GREY’s Duffy adds that environmentally-friendly consumers have been on the minds of brands this year with new mediums set to entice them in. “Tmall committed to advocating Green Shopping this year as Singles' Day was criticised as one of the events with wastage during the shopping season because of excessive delivery boxes and packaging, etc. In response, Tmall launched 100 million Green Shopping Coupons and installed new re-packaging logistic stations in 20 cities.”
Looking at this year’s festivities Wunderman Thompson Greater China managing partner of commerce James Bay sees two major trends: diversification of e-commerce and the rise of domestic travel retail.
Put simply, this year is the first since the pandemic where brands have an opportunity to utilise the power of digital in business which James believes has provided a shift away from platforms such as Tmall to new commerce platforms. “Singles Day more than ever is becoming a wider full ecosystem event, less so just about the selected few marketplaces.”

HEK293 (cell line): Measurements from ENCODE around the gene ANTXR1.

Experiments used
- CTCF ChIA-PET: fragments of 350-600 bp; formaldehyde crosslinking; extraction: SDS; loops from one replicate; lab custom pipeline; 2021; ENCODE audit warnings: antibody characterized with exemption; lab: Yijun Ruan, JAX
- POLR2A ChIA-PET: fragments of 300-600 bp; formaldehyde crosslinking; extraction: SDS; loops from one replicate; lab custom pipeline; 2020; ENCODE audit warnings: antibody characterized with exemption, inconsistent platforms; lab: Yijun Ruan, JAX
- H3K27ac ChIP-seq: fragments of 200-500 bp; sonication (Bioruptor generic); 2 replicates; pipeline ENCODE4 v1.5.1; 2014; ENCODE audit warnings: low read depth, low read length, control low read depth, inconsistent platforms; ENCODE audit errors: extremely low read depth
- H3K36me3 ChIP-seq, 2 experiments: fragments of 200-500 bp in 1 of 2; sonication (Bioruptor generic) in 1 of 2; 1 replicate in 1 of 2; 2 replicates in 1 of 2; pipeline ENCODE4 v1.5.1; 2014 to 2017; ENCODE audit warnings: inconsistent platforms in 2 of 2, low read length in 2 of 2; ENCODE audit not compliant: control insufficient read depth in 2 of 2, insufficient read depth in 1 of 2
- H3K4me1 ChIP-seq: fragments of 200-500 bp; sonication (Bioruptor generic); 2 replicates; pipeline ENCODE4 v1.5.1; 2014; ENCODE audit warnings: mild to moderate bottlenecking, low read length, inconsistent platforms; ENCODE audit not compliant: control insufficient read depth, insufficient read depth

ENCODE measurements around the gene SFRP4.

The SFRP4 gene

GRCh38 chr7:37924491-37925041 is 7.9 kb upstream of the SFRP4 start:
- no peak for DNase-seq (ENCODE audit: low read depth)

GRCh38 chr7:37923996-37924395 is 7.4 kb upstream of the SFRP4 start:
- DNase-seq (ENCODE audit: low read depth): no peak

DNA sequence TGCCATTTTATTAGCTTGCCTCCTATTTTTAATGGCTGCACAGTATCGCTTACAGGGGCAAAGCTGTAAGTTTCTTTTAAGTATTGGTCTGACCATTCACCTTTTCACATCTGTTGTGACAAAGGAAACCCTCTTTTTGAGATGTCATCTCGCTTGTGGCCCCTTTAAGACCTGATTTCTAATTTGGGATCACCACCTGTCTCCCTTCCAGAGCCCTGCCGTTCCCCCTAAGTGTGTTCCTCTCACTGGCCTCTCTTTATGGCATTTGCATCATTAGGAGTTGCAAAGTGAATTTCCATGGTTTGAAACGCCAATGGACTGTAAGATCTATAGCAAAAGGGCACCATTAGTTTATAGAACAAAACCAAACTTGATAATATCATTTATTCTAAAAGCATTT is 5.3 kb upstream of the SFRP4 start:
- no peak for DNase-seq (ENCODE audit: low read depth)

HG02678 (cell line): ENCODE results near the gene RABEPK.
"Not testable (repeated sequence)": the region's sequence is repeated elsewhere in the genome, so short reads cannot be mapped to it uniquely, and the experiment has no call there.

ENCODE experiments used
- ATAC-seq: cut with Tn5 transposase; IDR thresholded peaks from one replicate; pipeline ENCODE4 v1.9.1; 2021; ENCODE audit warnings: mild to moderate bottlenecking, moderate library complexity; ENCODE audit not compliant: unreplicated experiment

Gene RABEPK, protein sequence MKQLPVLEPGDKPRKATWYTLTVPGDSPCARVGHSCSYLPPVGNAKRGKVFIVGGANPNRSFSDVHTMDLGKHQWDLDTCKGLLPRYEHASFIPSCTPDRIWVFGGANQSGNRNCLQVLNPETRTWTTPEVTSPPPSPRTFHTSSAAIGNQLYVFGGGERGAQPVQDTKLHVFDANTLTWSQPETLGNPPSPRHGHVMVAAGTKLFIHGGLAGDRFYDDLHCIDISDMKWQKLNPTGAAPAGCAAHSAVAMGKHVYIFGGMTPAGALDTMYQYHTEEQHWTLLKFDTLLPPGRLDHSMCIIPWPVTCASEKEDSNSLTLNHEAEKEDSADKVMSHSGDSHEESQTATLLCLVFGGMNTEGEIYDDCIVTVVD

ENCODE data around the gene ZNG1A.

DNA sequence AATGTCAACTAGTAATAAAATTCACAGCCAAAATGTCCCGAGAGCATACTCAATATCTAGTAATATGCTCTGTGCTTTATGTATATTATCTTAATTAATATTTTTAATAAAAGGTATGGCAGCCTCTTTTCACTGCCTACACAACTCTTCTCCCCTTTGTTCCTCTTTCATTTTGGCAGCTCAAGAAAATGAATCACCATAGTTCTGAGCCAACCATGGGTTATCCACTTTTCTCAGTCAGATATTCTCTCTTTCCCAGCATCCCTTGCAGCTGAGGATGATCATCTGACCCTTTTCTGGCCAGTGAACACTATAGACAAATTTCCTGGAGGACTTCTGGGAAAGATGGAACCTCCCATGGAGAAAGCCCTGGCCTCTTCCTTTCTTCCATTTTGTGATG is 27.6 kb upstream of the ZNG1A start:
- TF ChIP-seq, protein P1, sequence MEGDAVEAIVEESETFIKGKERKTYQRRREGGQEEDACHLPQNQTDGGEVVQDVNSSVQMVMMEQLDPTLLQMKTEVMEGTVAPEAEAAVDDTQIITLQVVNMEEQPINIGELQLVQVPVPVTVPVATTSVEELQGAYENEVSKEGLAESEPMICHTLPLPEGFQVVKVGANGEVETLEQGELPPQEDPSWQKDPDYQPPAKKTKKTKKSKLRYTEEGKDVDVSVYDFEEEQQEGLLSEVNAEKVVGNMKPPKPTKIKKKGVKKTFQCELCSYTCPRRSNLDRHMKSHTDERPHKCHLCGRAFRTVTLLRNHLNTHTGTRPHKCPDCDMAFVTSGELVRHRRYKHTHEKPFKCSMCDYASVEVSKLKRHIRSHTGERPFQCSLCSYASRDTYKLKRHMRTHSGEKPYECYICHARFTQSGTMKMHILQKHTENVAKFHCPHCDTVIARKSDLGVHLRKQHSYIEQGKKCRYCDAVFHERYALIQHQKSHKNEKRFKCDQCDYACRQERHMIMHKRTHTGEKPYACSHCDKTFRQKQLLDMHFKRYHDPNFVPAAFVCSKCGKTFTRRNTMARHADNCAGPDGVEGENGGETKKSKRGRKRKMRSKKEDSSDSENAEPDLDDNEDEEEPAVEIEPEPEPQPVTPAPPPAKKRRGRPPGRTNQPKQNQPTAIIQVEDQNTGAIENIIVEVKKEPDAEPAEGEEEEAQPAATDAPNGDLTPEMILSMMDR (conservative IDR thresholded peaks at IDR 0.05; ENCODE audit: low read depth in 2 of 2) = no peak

When looking at retail he believes that overseas travel restrictions have meant that domestic travel is the way for duty-free sales to rise. “Duty-free retailers have quickly adopted aggressively into ecommerce, social commerce and membership-based business models. This has also chipped away at business of some categories like imported beauty, prestige/luxury & infant formulas due to the tax-free nature of Travel Retail.” Add these changes into what will be an interesting Singles’ Day and Duffy believes that brands that refresh their formula and deliver unique experiences will be winners this year.
With hours to go until the event and brands from across the globe making the shopping experience ‘a thing’, time will tell how this year fares compared to the previous 12 but expect plenty from the world of sustainability, luxury and convenience.